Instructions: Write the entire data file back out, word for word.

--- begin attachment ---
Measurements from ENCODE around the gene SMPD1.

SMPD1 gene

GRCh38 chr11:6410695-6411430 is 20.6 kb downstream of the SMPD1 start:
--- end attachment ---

Measurements from ENCODE around the gene SMPD1.

SMPD1 gene

GRCh38 chr11:6410695-6411430 is 20.6 kb downstream of the SMPD1 start: